Friday, 8 June 2018


One week ago today, I flew across the country to say Goodbye to my Dad. It has been a whirlwind of activity and emotion; my heart is full, and my pen is unsteady.

As with any situation in life, my family has not disappointed in the drama department during my father's illness. I have struggled to get updates on his condition, and my arrival on site taught me that while a picture is worth a thousand words, it also covers a multitude of truths.  This was clearly our last visit.

I am weeping as I write this, and I realize this is the first time I have given my tears permission to flow this week. Crossing 6 times zones in 4 days is a terrible idea, and having something scheduled every evening could be positive or negative, depending on what you wish to accomplish. While it may result in snoring at your desk, it also gives the heart time to ponder without really processing.

My Dad has had Multiple Sclerosis for a number of years. Sneaky disease that it is, it allowed him to have normal and lengthy telephone conversations that gave life the illusion of normal. Until the Congestive Heart Failure jumped on board a few weeks ago, I did not know that he had not spent any pleasure time outside in over a year. I could not hear him shaking in a manner similar to Parkinson's, could not see his tongue thick and on the verge of escaping his lips in moments of stillness, and could not see the scoliosis they've now diagnosed. He says he didn't realize anything was wrong; he's just sitting how he always sat while driving truck. 

He dropped other tidbits, too - stories told twice in ten minutes. A neighbor of several years mistaken for a high school friend. His line in the sand - he wants to be "in the ground at 70" - and he's already 68. "Don't forget, Vic - I wanna be buried upside down." Yes, Dad - so the world can kiss your ass. "You got 'er," he says, laughing.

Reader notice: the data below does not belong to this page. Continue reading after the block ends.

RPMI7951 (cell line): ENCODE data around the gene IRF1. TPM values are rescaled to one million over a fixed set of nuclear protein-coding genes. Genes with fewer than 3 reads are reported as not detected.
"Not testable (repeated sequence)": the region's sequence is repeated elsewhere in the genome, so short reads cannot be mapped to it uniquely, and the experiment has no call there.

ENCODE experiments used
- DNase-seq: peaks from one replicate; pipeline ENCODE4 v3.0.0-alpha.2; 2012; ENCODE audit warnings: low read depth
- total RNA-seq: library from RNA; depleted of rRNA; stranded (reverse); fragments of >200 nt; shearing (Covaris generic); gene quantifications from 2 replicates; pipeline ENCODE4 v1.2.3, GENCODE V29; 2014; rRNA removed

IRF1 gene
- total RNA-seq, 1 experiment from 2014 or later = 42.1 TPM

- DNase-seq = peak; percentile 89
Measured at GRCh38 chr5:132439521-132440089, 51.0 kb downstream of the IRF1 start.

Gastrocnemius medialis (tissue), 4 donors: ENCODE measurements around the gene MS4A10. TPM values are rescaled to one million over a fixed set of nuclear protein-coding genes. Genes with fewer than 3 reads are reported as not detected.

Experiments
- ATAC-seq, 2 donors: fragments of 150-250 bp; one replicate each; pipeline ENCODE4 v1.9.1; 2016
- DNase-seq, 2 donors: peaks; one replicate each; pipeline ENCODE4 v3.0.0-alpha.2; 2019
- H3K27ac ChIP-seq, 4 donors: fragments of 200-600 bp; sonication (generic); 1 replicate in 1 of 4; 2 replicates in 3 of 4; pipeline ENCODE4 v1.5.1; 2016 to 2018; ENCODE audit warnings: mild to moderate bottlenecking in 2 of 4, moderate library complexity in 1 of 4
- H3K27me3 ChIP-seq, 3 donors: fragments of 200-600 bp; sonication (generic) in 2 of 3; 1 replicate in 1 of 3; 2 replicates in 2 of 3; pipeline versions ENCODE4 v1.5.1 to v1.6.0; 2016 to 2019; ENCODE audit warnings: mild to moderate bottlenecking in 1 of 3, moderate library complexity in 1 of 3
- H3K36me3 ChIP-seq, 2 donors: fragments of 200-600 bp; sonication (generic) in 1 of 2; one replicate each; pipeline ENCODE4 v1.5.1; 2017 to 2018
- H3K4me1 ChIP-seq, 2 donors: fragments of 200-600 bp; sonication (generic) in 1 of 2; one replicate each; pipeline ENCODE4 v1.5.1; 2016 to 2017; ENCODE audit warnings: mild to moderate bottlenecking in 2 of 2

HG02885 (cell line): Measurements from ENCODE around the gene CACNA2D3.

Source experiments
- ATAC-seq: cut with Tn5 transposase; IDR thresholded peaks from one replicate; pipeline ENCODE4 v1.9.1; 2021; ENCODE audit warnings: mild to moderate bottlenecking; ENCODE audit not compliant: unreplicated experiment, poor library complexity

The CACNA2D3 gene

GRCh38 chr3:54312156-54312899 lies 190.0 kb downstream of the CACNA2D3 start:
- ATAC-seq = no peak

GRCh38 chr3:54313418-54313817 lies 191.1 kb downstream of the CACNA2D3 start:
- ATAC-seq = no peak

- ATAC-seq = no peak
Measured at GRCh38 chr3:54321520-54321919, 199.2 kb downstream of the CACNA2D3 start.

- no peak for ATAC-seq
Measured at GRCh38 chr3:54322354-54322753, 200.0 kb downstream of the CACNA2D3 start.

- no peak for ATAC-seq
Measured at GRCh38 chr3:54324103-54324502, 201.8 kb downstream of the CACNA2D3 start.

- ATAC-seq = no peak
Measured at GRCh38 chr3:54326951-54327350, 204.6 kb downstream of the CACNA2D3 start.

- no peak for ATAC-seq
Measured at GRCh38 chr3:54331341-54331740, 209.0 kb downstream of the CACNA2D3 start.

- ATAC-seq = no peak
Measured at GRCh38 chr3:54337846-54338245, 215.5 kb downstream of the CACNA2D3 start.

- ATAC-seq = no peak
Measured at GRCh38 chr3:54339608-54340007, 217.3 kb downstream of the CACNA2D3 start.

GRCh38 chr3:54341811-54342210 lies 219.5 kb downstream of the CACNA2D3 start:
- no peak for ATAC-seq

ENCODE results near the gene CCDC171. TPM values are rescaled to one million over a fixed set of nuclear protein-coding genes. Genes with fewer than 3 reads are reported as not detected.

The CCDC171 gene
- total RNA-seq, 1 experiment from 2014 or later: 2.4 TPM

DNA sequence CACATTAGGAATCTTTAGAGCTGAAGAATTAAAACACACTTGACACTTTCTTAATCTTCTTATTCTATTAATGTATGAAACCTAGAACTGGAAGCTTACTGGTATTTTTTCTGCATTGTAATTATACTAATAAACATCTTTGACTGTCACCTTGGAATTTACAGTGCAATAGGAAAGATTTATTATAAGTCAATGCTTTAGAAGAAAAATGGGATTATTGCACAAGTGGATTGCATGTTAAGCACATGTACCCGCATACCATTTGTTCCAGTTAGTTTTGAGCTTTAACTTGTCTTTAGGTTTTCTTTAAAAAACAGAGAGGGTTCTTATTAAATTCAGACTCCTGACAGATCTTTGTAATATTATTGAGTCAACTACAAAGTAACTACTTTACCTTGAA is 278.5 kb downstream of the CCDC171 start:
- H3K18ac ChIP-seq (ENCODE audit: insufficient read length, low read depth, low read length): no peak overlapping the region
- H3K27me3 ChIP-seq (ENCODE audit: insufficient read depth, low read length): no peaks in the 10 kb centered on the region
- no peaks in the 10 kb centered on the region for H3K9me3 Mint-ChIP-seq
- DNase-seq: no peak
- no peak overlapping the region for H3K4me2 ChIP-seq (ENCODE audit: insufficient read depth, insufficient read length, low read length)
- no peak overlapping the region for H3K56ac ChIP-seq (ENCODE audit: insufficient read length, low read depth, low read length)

Laughter is my Dad's legacy. Despite how little we have known of each other through the years, we share this gift of humor. It turns these 2 days together into a lifetime of memories. His video chat with my middle son makes me roar laughing - until he refutes the offer of a visit saying, "You've been a good grandson; I could at least make fun of you." The threat of tears prompts a hasty end to the phone call because this, too, I share with my Dad: say it quick, move on, and avoid the depth of it.

It is quiet from across the country upon my return to the prairies. Today I sent my mom a text message - just a silly Snapchat photo of myself with kissing lips. "Tell Dad I say hello; he's been awfully quiet." She responds that he sometimes has a down day, but it's been 3 days - the lowest she's ever seen him. My heart breaks as I realize my Dad actually knows I'm gone. And then he wakes from his nap.

"He says it's an improvement on your looks," the text reads.

"I wouldn't expect anything less from him," I respond with a giggle.

"He says he is glad you're not disappointed. He is laughing ... nice to see."

Awww Dad. You don't disappoint. You've been a good dad; I could always have fun with you. 

Your #1 Youngest Daughter

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